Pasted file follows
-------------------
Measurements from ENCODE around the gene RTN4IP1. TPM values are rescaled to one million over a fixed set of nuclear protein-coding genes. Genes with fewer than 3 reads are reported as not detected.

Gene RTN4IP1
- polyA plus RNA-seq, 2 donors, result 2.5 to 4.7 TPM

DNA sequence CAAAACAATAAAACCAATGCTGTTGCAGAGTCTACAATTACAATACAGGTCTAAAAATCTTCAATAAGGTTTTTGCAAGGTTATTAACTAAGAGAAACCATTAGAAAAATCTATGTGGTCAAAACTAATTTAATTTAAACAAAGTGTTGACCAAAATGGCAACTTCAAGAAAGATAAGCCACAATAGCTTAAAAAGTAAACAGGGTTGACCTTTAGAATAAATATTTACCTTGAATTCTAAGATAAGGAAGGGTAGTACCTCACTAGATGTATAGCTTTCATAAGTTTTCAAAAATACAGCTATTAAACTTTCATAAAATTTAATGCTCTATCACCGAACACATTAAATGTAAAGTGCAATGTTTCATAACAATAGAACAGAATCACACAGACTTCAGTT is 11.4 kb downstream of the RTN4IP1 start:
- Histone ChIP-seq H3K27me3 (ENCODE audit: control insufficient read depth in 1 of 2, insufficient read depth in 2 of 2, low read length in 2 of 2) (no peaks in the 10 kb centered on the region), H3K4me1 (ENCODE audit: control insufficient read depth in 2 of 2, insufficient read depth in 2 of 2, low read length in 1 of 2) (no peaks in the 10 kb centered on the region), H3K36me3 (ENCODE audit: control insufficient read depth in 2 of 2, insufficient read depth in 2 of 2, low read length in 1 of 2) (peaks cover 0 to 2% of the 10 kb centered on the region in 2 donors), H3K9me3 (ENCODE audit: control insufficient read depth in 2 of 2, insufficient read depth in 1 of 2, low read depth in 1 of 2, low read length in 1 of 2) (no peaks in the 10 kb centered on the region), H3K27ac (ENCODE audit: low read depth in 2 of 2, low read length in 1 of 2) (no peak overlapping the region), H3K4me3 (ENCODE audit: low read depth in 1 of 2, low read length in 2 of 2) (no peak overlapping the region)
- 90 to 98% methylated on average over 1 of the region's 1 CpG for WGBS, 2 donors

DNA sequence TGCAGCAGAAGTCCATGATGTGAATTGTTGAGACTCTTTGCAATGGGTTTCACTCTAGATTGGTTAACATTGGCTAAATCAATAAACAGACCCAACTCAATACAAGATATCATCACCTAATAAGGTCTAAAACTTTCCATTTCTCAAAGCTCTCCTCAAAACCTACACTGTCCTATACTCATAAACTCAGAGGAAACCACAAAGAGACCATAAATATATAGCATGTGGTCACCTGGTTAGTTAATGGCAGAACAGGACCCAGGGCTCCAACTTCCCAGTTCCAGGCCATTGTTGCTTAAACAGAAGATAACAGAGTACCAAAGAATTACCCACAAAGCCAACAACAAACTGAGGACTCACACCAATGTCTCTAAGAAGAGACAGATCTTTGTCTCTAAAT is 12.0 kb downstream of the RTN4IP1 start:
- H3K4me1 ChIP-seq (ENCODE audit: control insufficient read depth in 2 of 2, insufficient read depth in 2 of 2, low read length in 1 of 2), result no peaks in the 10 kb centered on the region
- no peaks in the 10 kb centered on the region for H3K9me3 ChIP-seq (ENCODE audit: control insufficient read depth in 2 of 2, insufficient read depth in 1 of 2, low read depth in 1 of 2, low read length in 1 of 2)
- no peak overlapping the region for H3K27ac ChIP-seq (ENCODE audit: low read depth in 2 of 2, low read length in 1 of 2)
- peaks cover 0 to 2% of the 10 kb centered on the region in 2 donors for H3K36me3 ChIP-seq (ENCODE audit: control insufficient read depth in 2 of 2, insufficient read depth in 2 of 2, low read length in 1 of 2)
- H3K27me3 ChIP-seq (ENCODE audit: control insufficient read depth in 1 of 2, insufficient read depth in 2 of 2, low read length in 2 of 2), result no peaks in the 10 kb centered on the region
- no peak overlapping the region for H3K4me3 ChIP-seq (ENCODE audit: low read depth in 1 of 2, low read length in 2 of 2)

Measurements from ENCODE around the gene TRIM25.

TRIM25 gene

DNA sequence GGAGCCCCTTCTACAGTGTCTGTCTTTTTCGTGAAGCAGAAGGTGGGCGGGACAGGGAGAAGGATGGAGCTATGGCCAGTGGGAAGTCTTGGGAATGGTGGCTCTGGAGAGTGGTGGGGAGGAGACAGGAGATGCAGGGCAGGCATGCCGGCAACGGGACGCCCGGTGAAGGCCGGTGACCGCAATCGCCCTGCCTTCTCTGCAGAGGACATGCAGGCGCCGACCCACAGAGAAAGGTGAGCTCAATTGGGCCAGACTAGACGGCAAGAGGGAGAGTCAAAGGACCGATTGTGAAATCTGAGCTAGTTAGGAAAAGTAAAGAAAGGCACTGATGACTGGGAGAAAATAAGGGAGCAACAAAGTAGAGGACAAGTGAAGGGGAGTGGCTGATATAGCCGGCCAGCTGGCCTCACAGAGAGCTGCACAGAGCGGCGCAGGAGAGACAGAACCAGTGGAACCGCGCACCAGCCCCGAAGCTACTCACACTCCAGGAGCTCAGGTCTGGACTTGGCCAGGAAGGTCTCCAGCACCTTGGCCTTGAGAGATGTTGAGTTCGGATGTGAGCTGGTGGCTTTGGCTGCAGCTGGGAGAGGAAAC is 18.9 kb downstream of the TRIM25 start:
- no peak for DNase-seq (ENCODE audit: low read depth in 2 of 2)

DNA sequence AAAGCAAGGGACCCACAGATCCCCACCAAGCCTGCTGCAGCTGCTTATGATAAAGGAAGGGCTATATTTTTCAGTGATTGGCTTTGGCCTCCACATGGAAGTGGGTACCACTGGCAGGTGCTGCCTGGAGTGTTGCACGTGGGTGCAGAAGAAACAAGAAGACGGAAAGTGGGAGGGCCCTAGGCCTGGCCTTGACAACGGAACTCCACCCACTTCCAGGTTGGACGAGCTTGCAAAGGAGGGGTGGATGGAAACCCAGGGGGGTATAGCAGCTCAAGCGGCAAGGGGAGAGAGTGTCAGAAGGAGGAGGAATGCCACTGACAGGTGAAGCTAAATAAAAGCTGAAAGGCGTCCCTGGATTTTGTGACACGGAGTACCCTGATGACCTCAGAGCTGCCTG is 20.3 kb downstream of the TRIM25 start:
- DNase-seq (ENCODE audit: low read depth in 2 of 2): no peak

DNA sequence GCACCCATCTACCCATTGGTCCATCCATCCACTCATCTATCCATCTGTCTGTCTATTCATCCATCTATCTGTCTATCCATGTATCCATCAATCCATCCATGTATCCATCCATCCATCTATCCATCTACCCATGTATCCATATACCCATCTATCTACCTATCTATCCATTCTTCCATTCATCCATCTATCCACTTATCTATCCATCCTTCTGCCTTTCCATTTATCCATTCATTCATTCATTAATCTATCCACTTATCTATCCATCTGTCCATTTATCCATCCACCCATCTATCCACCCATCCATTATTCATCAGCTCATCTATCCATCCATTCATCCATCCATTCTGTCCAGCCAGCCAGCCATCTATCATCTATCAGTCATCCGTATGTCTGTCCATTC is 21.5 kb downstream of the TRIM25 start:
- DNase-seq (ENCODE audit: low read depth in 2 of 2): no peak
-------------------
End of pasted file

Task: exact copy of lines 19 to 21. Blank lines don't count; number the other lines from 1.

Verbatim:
- DNase-seq (ENCODE audit: low read depth in 2 of 2): no peak

DNA sequence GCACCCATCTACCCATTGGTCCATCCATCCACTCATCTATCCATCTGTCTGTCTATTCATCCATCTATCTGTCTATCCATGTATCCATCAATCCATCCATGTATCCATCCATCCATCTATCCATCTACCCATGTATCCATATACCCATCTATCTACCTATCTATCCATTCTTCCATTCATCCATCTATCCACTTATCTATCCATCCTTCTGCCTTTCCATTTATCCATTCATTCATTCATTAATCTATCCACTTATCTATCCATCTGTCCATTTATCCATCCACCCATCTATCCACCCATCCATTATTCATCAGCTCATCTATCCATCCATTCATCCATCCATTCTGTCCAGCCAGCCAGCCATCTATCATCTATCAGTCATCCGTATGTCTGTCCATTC is 21.5 kb downstream of the TRIM25 start:
- DNase-seq (ENCODE audit: low read depth in 2 of 2): no peak